The Role of an Artist Manager: An Interview with Maurice Laurin

Photo of Melanie Durrant, Courtesy of her manager, Maurice Laurin.


Maurice Laurin is a music manager and executive based out of Ottawa with over 17 years of music business history. Throughout the years, he has been credited with management, development, consulting and shopping a bevy of talent including Melanie Durrant, Tone Mason, Arthur McArthur, Midi Mafia, Frank Dukes, Mims and Boi-1da, to name a few. He’s been involved in projects for artists such as Drake, Jay Z, Kelly Rowland, Big Boi, Tyga, Nas, Rick Ross, Ludacris, 50 Cent, Fantasia and others. Many of those records have gone on to achieve gold and platinum status. Maurice has also negotiated and secured major publishing deals for several of his clients. He is also co-owner of Canada’s most recognized online source for hip-hop culture:


Q: You are involved with and manage R&B/Soul and hip-hop artists & producers. What’s new and promising in this genre, particularly in Canada?

A: As a co-owner at, I’m always coming across great untapped homegrown talent throughout the country, from East to West. I’ve had some amazing success doing management for over a decade and in the last few years, I’ve witnessed winning stories like Drake, The Weeknd, Melanie Fiona, Classified, K’naan and a host of others. I can attest to the fact that more eyes are on Canada than ever before and it certainly doesn’t stop with artists alone. We have a new generation of young producers like Boi-1da, Noah “40” Shebib and T-Minus who have helped expand the awareness of Canadian producers on an international scale. I speak with many high-level executives on a daily basis and one of the common questions I’m asked is: “Who’s the next big superstar or producer from Canada?” People around the world are interested in what we have to offer. It’s definitely a promising time for our young up-and-coming talent.


Q: What are the challenges and rewards of being an artist manager?

A: In my case, the challenges I face differ depending on the client. When it comes to an artist, the challenges can be a wide variety of things. From finding the right producers/co-writers for a Melanie Durrant project, to gaining proper radio support in the Canadian market, to getting booked on the right tours and other key events necessary to showcase your artist on the main stage, these challenges can all be complicated at times. The challenges are different for a music producer who creates the backdrop for your favorite songs. Sonically, things change from time to time and one of the biggest challenges I face working with my producers is finding that balance between creative freedoms and staying current with the trends. It’s very important to find that balance in order stay true to the producer’s vision, but just as important to be able to sell their product to a potential artist.

As for the rewards, I would say one of the ultimate rewards that each of my clients share is the recognition or, more importantly, the appreciation received from the fans and the public. Even as a manager, I always get a rush when something I’ve been a part of is well received and people genuinely love the music. It makes you want to continue on.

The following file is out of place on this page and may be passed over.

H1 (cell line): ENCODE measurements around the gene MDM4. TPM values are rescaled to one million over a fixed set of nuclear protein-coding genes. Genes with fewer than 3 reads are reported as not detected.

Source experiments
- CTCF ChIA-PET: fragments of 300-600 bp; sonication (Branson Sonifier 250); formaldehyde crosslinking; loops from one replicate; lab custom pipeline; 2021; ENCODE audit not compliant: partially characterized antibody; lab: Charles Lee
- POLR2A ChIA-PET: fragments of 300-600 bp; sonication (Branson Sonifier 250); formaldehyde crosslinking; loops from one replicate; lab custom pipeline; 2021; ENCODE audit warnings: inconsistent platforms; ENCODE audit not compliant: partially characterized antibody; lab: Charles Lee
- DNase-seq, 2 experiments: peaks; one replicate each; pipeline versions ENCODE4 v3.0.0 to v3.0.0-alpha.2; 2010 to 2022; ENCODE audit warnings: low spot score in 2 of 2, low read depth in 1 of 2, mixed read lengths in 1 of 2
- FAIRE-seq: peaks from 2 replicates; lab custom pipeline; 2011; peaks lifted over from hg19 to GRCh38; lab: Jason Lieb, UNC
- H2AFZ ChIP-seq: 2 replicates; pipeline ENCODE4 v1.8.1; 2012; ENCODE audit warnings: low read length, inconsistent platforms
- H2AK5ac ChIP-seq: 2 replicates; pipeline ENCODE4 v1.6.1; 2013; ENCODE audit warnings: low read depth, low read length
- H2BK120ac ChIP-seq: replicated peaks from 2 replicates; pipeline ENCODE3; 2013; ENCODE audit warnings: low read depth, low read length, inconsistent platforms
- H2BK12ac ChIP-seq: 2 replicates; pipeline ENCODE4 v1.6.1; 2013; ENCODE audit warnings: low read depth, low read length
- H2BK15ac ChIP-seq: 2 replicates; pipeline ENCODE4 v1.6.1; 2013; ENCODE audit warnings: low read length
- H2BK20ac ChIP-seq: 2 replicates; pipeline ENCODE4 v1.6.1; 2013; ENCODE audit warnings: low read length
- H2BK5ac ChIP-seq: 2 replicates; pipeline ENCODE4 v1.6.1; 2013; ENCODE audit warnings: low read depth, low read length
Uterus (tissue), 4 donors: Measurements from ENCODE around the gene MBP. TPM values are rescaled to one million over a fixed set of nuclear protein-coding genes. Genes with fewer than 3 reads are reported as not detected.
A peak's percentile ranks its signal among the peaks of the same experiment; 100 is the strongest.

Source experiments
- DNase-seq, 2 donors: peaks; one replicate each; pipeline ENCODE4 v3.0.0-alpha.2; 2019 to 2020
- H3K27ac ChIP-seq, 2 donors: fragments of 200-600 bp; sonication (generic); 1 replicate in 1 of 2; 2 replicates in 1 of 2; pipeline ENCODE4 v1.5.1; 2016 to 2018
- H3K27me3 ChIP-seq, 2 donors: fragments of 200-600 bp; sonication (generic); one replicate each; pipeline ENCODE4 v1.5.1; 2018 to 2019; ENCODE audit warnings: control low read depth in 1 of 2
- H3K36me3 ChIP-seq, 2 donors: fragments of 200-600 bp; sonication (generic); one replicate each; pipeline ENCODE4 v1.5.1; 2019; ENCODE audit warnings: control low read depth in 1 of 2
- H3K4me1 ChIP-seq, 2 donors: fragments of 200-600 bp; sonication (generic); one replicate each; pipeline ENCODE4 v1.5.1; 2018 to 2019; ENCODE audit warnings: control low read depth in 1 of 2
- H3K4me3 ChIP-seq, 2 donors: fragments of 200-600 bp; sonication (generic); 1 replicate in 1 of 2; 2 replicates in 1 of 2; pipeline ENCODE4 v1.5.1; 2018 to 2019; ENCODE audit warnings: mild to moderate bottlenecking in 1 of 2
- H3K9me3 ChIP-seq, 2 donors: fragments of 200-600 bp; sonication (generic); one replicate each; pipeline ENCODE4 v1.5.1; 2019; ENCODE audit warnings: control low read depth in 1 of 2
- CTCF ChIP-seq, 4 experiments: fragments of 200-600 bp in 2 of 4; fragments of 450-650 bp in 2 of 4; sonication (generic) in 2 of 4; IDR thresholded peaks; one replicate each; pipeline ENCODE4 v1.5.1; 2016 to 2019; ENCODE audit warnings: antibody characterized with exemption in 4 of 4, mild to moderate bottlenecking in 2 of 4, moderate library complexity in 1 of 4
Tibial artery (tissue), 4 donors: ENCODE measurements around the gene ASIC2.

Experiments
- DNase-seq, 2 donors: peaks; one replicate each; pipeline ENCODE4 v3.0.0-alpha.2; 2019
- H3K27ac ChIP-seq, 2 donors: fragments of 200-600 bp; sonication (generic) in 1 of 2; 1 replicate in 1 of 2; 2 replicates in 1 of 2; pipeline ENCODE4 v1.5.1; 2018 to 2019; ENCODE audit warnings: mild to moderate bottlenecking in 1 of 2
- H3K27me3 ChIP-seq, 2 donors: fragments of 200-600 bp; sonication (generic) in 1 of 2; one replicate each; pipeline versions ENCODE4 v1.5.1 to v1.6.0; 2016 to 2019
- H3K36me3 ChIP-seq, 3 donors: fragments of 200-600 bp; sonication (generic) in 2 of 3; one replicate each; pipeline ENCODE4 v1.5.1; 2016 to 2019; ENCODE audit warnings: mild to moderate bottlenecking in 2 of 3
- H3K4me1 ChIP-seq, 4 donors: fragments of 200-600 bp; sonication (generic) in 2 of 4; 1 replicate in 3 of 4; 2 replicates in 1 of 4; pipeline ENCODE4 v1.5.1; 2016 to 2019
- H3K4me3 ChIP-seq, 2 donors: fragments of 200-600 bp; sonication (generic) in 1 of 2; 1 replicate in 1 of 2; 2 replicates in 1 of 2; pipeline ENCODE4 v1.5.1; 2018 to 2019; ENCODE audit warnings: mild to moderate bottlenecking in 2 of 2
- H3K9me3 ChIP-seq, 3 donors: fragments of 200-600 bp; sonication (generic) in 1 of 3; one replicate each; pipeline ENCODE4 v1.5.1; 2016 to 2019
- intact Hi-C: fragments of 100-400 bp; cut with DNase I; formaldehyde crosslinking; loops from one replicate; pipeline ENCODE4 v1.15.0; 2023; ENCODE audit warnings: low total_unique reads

Q: What makes a good relationship between an artist and his/her manager?

A: I have amazing loyalty with my clients and the only way it works for us is by teamwork, communication, honesty and education. I refuse to be the type of manager who keeps my clients in the dark in order to be in control. I know too many stories of artists who were not savvy enough to know what they were walking into and ultimately regretted the scenario they became stuck in. Besides helping them be creative, it’s so important to cultivate your clients and help them grow on the business level so they’ll be better prepared to understand the basics of how the music industry works. It makes them better decision-makers with the choices and options that come across the table throughout their careers.


Q: When is a new artist ready for management? How can he/she find a manager?

A: In my opinion, an artist needs to be patient and take the time to develop. They need to understand who they are and what their vision is. Hit the local circuit, try to meet people in the music industry and get some constructive criticism before you rush to find management. Once you’ve tested the waters, be honest with yourself, and you should be able to know if you’re ready or not. It’s also important to take your time when choosing a manager. Ask questions and do your research on any candidate that you’re looking at. And be careful about filling that important role with a “friend” or “family member” who really doesn’t have the necessary experience for the task at hand.


Q: How do you find new talent?

A: Experienced managers search and find talent everywhere. From YouTube, to word of mouth, to competitions, to talent shows, to websites, I’ve found talent in many places. I met Canadian producer Arthur McArthur through an online beat contest when he was about 18 years old and have represented him since 2007. Another example: one of my business partners found a young singer named B Smyth on YouTube and went on to sign him through a worldwide deal with Motown/Universal in New York. In this age of technology and social media, if you create the awareness people will find you.



Author: Heidi Stock

Heidi Stock is the Founder of the 2014 Singer-Songwriter Mentor Experience, a contest accepting entries of original music from unsigned artists until December 22. Visit Melanie Durrant is one of the contest judges.